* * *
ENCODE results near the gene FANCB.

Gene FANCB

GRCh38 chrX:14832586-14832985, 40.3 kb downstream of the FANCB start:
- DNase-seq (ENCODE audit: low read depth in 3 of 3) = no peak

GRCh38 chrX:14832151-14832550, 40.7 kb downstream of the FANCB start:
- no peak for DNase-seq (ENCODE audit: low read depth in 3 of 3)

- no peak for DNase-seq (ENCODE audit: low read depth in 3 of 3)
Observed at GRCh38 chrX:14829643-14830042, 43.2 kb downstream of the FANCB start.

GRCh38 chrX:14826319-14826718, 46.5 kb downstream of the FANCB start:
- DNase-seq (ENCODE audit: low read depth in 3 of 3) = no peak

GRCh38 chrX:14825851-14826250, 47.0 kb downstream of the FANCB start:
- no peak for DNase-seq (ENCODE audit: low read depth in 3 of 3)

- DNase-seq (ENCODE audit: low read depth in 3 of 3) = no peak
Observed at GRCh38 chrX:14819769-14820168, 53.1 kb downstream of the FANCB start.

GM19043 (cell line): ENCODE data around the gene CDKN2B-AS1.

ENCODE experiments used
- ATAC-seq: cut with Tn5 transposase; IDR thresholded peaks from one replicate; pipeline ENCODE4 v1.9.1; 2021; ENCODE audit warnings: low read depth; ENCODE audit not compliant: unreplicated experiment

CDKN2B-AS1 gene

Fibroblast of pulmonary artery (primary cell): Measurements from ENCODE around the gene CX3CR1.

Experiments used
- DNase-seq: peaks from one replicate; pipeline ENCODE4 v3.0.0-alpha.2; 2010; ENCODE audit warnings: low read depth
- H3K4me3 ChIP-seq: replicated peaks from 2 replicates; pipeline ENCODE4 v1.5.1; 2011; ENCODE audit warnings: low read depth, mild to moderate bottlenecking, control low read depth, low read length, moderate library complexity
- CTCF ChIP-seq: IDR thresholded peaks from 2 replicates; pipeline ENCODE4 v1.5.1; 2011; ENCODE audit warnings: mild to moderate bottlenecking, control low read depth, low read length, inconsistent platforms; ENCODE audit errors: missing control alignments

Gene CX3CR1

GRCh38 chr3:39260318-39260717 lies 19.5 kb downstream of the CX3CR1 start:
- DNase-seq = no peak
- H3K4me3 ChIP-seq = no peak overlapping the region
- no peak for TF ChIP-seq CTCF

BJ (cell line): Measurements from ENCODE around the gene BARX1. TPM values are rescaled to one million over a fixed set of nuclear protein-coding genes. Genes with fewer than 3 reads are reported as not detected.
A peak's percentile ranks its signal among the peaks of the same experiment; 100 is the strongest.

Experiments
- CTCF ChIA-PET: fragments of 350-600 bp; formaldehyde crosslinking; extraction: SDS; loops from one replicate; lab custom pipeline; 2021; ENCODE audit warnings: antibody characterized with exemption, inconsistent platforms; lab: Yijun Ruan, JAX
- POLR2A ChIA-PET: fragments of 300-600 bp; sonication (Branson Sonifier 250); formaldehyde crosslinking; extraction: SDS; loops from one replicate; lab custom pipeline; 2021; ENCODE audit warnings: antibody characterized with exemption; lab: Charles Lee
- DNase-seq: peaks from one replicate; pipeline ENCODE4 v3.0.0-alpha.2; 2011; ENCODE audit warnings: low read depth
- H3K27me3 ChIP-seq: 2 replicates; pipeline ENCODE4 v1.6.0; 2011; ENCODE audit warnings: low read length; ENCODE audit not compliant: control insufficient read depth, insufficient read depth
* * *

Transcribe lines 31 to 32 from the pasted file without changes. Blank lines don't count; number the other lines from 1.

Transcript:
Experiments
- CTCF ChIA-PET: fragments of 350-600 bp; formaldehyde crosslinking; extraction: SDS; loops from one replicate; lab custom pipeline; 2021; ENCODE audit warnings: antibody characterized with exemption, inconsistent platforms; lab: Yijun Ruan, JAX